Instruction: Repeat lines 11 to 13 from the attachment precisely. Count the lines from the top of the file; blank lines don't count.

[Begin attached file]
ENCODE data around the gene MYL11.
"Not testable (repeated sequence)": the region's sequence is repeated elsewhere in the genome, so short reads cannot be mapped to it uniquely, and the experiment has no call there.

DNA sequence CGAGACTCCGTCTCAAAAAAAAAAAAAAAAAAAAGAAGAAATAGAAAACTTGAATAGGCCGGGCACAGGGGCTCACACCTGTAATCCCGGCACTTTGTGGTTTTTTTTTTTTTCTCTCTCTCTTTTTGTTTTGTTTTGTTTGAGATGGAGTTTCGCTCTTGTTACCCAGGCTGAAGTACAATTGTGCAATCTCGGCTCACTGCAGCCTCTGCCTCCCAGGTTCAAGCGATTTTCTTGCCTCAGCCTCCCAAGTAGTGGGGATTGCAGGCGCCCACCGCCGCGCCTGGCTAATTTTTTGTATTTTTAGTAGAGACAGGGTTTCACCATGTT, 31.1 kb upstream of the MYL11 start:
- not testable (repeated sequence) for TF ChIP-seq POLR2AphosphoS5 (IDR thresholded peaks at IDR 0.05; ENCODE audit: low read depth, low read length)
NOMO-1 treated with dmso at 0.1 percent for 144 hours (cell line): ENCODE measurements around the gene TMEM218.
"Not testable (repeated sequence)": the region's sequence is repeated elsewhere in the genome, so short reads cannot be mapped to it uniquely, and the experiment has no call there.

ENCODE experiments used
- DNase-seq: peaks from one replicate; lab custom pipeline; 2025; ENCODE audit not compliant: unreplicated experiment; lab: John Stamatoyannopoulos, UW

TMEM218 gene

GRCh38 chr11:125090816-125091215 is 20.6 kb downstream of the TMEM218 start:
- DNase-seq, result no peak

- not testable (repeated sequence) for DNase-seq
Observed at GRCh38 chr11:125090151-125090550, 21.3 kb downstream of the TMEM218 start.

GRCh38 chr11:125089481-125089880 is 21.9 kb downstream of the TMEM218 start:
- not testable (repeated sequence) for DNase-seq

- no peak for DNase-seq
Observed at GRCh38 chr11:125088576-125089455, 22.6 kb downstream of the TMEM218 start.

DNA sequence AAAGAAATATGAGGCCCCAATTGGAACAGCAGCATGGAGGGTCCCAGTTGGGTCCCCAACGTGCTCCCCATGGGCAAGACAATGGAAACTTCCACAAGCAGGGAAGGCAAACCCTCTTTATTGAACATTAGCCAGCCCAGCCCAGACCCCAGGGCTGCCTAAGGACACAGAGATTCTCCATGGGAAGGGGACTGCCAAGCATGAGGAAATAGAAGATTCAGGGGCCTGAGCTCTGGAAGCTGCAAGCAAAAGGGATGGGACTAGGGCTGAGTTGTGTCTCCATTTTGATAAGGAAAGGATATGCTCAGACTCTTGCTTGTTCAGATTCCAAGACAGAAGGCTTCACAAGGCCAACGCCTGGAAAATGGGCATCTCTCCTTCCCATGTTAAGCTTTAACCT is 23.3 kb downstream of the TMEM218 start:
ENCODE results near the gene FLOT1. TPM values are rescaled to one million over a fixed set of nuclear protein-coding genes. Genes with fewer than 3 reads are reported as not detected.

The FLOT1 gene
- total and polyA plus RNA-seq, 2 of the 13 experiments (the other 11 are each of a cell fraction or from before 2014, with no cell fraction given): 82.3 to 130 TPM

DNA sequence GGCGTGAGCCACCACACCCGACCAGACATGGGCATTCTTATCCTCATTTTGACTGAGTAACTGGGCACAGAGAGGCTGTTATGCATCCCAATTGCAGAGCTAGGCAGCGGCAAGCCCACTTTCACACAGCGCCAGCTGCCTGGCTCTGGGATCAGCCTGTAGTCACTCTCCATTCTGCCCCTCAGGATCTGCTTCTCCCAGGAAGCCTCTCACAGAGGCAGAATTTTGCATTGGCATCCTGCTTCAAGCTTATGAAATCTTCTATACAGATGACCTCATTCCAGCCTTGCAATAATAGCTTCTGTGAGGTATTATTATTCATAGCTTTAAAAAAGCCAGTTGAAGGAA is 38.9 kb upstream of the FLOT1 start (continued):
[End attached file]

- DNase-seq, result no peak

- not testable (repeated sequence) for DNase-seq
Observed at GRCh38 chr11:125090151-125090550, 21.3 kb downstream of the TMEM218 start.